The book traces the history of international humanitarianism from the anti-slavery movement to the end of the Cold War. It is based on an extensive survey of the international literature and is retold in an original narrative that relies on a close examination of the sources. It explains how relief entered both the national and the supranational institutions' agenda, and the programmes of non-governmental organisations, contributing to shape the relationship between the global North and South. The reconstruction of humanitarianism’s long history unfolds around some crucial moments and events: the colonial expansion of European countries, the two World Wars and their aftermaths, the emergence of a new postcolonial order. Salvatici looks especially closely at the major actors of aid operations (such as the Red Cross, Save the Children, the United Nations agencies, Oxfam, Doctors Without Borders) and highlights how the meaning of international humanitarianism has changed over time.
European and American electorates believe that the system and its leaders have let them down. This certainly describes many supporters of Donald Trump and of far-right politicians in Europe as well. Another factor is concern that refugees, driven from their homes by conflicts in the Middle East and elsewhere, will not only bring terrorist threats home to Western states but will also threaten economic well-being, particularly among those who are already suffering the most from unemployment and other residual impacts of the Great Recession.
There is also a perception
and its values. In the time of transatlantic traumas, both threats have worked diligently and with some success. They have, to some degree, already changed the normal way of life in Western countries, ranging from the much more pervasive security measures encountered almost everywhere, to dealing with the overwhelming flow of refugees from the war-torn Middle East, to the destabilizing British plan to leave the EU, and to the election of Donald Trump as a disruptive American president.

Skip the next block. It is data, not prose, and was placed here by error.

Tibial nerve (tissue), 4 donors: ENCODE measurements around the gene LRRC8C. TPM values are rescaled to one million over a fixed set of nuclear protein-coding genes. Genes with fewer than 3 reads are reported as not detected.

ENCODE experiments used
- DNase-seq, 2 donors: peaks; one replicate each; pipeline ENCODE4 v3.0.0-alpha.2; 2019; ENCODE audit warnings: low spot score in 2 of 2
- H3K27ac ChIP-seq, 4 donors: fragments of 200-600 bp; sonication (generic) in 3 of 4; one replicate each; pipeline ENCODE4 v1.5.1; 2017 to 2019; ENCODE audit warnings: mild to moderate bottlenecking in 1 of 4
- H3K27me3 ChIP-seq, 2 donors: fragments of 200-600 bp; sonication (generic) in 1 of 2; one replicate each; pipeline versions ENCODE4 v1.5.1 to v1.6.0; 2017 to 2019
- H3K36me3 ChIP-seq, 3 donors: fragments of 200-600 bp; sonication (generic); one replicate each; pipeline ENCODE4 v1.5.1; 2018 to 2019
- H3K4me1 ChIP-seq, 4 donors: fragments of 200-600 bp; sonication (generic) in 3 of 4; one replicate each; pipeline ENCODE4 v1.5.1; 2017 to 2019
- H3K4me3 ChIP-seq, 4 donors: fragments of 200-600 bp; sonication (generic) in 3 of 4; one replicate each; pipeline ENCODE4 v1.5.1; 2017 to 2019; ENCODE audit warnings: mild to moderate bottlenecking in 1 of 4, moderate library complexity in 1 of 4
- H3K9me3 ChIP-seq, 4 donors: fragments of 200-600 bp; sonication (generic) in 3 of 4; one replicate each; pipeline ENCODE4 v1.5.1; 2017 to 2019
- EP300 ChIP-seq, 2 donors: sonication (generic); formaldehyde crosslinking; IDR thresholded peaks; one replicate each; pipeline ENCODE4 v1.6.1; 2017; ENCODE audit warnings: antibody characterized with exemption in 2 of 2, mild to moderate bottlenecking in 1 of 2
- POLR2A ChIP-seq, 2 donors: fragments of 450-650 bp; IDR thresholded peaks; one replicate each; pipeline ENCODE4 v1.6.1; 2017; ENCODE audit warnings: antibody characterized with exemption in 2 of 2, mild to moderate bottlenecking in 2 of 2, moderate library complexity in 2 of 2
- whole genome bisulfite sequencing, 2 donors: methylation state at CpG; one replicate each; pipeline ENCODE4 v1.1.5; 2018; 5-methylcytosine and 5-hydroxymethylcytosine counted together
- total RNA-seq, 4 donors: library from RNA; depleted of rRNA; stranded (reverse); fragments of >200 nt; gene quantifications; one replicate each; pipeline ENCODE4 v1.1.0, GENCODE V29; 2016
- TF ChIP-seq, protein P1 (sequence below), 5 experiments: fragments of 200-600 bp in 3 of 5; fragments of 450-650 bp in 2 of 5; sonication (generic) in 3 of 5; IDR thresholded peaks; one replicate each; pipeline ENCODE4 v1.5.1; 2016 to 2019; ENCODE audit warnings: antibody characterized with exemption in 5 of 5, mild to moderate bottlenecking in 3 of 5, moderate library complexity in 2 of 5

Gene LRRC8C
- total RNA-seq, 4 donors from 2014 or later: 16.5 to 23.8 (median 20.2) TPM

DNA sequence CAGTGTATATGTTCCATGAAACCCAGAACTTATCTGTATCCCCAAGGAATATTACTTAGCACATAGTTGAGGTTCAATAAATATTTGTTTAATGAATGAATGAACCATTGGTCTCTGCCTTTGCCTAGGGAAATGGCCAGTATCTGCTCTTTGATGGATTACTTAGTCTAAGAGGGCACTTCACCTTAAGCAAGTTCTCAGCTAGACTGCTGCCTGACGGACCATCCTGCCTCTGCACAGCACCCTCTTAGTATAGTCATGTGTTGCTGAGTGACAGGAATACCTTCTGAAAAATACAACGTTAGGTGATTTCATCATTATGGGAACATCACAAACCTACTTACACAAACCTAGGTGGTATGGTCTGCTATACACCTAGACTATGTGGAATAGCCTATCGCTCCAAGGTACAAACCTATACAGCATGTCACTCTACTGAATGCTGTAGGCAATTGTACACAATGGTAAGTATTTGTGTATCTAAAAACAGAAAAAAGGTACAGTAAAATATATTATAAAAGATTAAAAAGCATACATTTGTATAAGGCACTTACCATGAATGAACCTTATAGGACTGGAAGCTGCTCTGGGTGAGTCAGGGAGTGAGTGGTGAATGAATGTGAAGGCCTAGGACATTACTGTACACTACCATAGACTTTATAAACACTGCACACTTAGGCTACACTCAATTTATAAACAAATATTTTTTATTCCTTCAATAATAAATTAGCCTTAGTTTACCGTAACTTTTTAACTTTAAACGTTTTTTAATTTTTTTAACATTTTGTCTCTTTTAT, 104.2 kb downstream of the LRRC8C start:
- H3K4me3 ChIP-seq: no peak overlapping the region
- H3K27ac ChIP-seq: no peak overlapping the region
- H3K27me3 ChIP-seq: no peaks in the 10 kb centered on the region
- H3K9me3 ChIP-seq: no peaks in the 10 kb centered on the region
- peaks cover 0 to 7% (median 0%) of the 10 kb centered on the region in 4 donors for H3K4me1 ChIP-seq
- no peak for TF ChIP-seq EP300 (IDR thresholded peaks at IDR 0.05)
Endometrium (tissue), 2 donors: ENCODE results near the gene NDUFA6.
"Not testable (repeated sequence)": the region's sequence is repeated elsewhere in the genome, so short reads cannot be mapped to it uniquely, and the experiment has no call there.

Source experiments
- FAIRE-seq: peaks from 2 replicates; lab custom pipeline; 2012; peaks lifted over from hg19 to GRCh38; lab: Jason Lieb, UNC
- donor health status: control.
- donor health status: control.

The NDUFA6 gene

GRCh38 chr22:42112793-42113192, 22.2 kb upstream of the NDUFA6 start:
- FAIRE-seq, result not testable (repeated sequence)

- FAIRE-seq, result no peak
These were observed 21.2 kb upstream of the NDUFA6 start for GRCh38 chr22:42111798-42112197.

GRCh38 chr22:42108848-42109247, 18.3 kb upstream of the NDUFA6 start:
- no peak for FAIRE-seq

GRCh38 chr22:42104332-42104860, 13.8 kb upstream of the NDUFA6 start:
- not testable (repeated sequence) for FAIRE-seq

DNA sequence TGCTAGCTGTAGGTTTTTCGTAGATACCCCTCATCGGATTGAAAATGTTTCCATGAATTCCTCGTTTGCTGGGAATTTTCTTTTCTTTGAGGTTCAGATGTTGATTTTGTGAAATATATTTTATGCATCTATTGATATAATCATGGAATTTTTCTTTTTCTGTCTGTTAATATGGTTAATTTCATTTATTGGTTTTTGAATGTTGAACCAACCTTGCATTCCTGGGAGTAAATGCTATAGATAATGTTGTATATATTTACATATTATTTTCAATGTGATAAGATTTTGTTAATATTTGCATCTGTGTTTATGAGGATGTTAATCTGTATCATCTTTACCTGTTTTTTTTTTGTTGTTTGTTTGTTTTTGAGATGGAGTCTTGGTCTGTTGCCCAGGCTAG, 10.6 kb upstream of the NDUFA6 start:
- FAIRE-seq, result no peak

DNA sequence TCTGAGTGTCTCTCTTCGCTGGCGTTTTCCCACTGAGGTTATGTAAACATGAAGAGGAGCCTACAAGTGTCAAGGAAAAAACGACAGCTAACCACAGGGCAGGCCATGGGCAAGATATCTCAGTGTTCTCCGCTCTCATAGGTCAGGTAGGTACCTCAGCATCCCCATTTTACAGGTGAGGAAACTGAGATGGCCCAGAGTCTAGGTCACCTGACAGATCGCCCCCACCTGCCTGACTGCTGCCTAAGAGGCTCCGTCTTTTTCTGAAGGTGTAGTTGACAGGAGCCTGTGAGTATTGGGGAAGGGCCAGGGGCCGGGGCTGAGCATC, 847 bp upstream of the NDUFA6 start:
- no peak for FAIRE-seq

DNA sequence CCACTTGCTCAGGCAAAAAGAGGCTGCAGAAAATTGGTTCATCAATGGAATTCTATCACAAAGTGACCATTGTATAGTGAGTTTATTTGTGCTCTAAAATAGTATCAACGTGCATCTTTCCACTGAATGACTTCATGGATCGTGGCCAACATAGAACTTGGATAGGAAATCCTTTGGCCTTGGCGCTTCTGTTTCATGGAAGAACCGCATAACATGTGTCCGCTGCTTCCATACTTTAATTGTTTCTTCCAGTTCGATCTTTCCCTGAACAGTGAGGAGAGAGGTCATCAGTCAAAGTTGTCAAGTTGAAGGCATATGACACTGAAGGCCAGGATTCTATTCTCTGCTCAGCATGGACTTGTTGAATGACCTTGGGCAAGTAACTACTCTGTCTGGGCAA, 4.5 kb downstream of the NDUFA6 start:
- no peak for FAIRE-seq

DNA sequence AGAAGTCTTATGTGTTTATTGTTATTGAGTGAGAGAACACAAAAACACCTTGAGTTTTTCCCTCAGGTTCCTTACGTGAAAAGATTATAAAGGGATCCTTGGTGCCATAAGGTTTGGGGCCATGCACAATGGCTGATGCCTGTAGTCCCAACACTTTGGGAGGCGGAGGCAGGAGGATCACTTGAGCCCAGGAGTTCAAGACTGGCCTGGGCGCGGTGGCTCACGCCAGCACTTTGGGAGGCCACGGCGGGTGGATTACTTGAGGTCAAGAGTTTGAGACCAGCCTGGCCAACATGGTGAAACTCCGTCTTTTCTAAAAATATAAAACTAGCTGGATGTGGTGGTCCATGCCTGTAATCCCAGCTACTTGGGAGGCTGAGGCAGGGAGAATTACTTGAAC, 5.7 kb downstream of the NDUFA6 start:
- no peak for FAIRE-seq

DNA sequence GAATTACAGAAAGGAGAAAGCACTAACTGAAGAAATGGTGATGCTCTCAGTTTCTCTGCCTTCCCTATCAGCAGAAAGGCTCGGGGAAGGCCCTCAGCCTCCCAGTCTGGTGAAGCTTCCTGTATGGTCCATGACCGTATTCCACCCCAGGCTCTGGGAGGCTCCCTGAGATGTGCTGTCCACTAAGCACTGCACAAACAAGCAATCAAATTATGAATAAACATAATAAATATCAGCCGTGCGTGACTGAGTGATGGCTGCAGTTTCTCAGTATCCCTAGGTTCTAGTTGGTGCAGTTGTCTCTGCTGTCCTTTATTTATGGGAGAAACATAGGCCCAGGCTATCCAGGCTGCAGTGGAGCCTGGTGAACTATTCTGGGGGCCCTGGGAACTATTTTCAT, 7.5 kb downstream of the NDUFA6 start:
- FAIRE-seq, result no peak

From the Taliban regime in Afghanistan blowing up historic artifacts there to
Margins of Chaos: Recollections of Relief Work in and Between Three Wars , published in London in 1944. Francesca was born in Newcastle upon Tyne in 1881, a Quaker, and became a teacher after completing her studies at Newnham College, Cambridge. In 1916 she followed in the footsteps of her brother and two cousins and joined the Friends assisting refugees in France. The following year she left France for Corsica, where she again worked in caring for refugees, this time Serbs, on behalf of the Serbian Relief Fund, a private association of famous British philanthropists
knowledge and experience already gained with post-war relief and ‘rehabilitation’.
Before moving on to the reconstruction of the initiatives undertaken to fight poverty and hunger, it is worth recalling that even though the question of development took on great importance, it did not account for the whole of humanitarianism’s work in the decades that followed the end of the Second World War. The assistance to the refugee population, which was one of the fields in which humanitarianism had historically developed, kept a significant importance and in this very